There are all sorts of resonances around us, in the world, in our culture, and in our technology. A tidal resonance causes the 55 foot tides in the Bay of Fundy. Mechanical and acoustical resonances and their control are at the center of practically every musical instrument that ever existed. Even our voices and speech are based on controlling the resonances in our throat and mouth. Technology is also a heavy user of resonance. All clocks, radios, televisions, and gps navigating systems use electronic resonators at their very core. Doctors use magnetic resonance imaging or MRI to sense the resonances in atomic nuclei to map the insides of their patients. In spite of the great diversity of resonators, they all share many common properties. In this blog, we will delve into their various aspects. It is hoped that this will serve both the students and professionals who would like to understand more about resonators. I hope all will enjoy the animations.

History of mechanical clocks with animations
Understanding a mechanical clock with animations
includes pendulum, balance wheel, and quartz clocks

## 2.6 Power loss in resonators

In the previous posting we derived approximate equations for the power loss and energy in a resonator as a function of time. The approximate formulas were:

P = αU   ,   (a)    and     U = U0 e−αt     ,   (b)

We can combine these to get      P = αU0 e−αt = P0 e−t/τenergy   ,   (c)

where P0  = αU0 is the initial power loss (at t = 0 ) and τenergy = 1/α is the time constant for the decay of energy and power.

### Rate of energy loss in a shock excited LRC circuit resonator

Next we calculate the power loss in an LRC circuit resonator using the formulas we derived in the last posting. This should give us a more precise formula for the power loss than Equation (c) above.

Table 1. Derivation of -dU/dt in a shock excited LRC resonator.
(1a) This is a copy of the equation we derived for the energy in a shock excited LRC resonator in the Equation (1j) in the last section.
(1b) We start the process of taking the first derivate of Equation (1a)  (of U(t) ) with a minus sign .
(1c) We have combined similar terms.

Equation (1c) is graphed below in Figure 1c. We see that the power is a pulsating decaying waveform. The frequency of pulsing is twice that of the charge oscillations of Figure 1a (you can see that both in the figure and in Equation (1c) where there is a new "2" in the arguments of the sine and cosine terms compared with Equation (1d) of the previous section for the charge oscillations.) Except for the pulsating nature, the decay of power is very similar to the decay of energy. That is, it is an exponential decay with a time constant equal to that of the energy decay (Figure 1b). The power decay time constant is equal to half of the time constant for the decay of the oscillating charge of Figure 1a.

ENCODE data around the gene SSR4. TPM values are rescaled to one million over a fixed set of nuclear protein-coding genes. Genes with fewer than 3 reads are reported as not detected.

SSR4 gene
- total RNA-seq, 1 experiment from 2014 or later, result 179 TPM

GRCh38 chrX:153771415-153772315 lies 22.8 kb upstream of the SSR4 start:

We also see the average power loss in Figure 1c, graphed versus time. This average power is given by first factor in Equation (1c), i.e. as

Paverage = A2/ exp(−2t/τ)  .

This represents a moving-averaged power, averaged over one period of the pulsating power. These average results are consistent with Equation (c) above, where τenergy = τ/2.

If we had a resonator in which the power loss was proportional to the potential energy, instead of the kinetic energy, we would see a similar pulsating nature, except that the pulses would be shifted in time, to occur at the peaks of the potential energy instead of the kinetic energy. It is more common for losses to be associated with kinetic energy, however some resonators do have losses proportional to potential energy or some mix of the two (or even to some other factor such as due to sliding friction).

 Figure 1a. Decay of oscillating charge in an LRC circuit resonator. Figure 1b. Decay of energy versus time in an LRC circuit resonator. Figure 1c. Pulsating power loss versus time for an LRC circuit resonator.

### Power loss in the resistor of an LRC circuit resonator.

The power loss in an LRC circuit is entirely in the resistor. That loss is given by Presistor = I2R . Next we calculate this to check that it indeed equals the result we obtained above, i.e. Equation (1c).

Table 2. Derivation of power loss in a shock excited LRC resonator.
(2a) We repeat an earlier equation for the current in a shock excited LRC circuit resonator as a starting point.
(2b) This is a standard equation for the power dissipated by a resistor. We substitute the current from Equation (2a).
(2c) We have used sin2θ = 1 − cos2θ and also 2sinθcosθ = sin(2θ) .
(2d) Here we used cos2θ = ½+½ cos2θ .
(2e) This is our final result. We used the relation ωdecay2 = ω02 − 1/τ2 to reduce the constant term inside the braces of Equation (2d) to ½. We see that Equation (2e) is indeed equal to Equation (1c), showing that −dU/dt = Presistor .

Comparing the results in Equations (1c) and (2e) we see that −dU/dt = Ploss at least in the case of the LRC circuit resonator. It also points out that there are two ways to calculate the power loss. It is often true with physical parameters that there are several ways to calculate a particular quantity, which is good because often one method is easier to use or easier to understand.

P. Ceperley Feb. 2010